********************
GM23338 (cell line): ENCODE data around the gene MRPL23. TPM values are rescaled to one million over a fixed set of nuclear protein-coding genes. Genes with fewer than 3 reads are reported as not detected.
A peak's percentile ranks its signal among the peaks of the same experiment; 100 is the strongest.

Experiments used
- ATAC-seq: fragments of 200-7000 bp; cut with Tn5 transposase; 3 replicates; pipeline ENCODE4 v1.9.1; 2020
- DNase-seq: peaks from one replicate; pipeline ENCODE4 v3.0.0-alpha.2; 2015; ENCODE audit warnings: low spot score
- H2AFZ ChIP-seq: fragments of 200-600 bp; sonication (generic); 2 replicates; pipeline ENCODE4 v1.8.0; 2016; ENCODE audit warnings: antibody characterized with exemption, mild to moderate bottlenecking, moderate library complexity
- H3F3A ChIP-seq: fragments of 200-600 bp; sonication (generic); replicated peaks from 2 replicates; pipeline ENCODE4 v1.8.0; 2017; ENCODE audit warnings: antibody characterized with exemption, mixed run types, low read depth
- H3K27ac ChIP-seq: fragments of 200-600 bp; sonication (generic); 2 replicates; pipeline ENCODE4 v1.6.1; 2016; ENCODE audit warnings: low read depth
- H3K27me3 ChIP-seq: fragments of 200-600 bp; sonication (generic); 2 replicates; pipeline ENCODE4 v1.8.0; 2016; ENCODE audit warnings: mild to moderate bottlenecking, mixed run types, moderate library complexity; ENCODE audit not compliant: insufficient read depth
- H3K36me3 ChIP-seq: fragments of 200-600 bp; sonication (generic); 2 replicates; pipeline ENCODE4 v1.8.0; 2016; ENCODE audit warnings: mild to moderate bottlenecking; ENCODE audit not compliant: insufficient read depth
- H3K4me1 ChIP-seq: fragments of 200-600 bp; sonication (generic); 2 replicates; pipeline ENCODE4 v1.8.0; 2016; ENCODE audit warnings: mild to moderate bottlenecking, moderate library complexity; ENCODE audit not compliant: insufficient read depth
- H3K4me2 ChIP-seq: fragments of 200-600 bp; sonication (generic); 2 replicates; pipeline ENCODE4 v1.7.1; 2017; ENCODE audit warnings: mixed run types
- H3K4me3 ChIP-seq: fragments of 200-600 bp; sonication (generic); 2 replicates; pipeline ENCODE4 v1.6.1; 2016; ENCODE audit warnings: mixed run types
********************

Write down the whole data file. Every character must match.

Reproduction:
GM23338 (cell line): ENCODE data around the gene MRPL23. TPM values are rescaled to one million over a fixed set of nuclear protein-coding genes. Genes with fewer than 3 reads are reported as not detected.
A peak's percentile ranks its signal among the peaks of the same experiment; 100 is the strongest.

Experiments used
- ATAC-seq: fragments of 200-7000 bp; cut with Tn5 transposase; 3 replicates; pipeline ENCODE4 v1.9.1; 2020
- DNase-seq: peaks from one replicate; pipeline ENCODE4 v3.0.0-alpha.2; 2015; ENCODE audit warnings: low spot score
- H2AFZ ChIP-seq: fragments of 200-600 bp; sonication (generic); 2 replicates; pipeline ENCODE4 v1.8.0; 2016; ENCODE audit warnings: antibody characterized with exemption, mild to moderate bottlenecking, moderate library complexity
- H3F3A ChIP-seq: fragments of 200-600 bp; sonication (generic); replicated peaks from 2 replicates; pipeline ENCODE4 v1.8.0; 2017; ENCODE audit warnings: antibody characterized with exemption, mixed run types, low read depth
- H3K27ac ChIP-seq: fragments of 200-600 bp; sonication (generic); 2 replicates; pipeline ENCODE4 v1.6.1; 2016; ENCODE audit warnings: low read depth
- H3K27me3 ChIP-seq: fragments of 200-600 bp; sonication (generic); 2 replicates; pipeline ENCODE4 v1.8.0; 2016; ENCODE audit warnings: mild to moderate bottlenecking, mixed run types, moderate library complexity; ENCODE audit not compliant: insufficient read depth
- H3K36me3 ChIP-seq: fragments of 200-600 bp; sonication (generic); 2 replicates; pipeline ENCODE4 v1.8.0; 2016; ENCODE audit warnings: mild to moderate bottlenecking; ENCODE audit not compliant: insufficient read depth
- H3K4me1 ChIP-seq: fragments of 200-600 bp; sonication (generic); 2 replicates; pipeline ENCODE4 v1.8.0; 2016; ENCODE audit warnings: mild to moderate bottlenecking, moderate library complexity; ENCODE audit not compliant: insufficient read depth
- H3K4me2 ChIP-seq: fragments of 200-600 bp; sonication (generic); 2 replicates; pipeline ENCODE4 v1.7.1; 2017; ENCODE audit warnings: mixed run types
- H3K4me3 ChIP-seq: fragments of 200-600 bp; sonication (generic); 2 replicates; pipeline ENCODE4 v1.6.1; 2016; ENCODE audit warnings: mixed run types